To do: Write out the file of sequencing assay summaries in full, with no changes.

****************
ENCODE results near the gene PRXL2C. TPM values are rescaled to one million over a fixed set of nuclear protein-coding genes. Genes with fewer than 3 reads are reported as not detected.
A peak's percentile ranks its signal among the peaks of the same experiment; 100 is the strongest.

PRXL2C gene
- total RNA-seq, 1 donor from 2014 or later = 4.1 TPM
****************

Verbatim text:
ENCODE results near the gene PRXL2C. TPM values are rescaled to one million over a fixed set of nuclear protein-coding genes. Genes with fewer than 3 reads are reported as not detected.
A peak's percentile ranks its signal among the peaks of the same experiment; 100 is the strongest.

PRXL2C gene
- total RNA-seq, 1 donor from 2014 or later = 4.1 TPM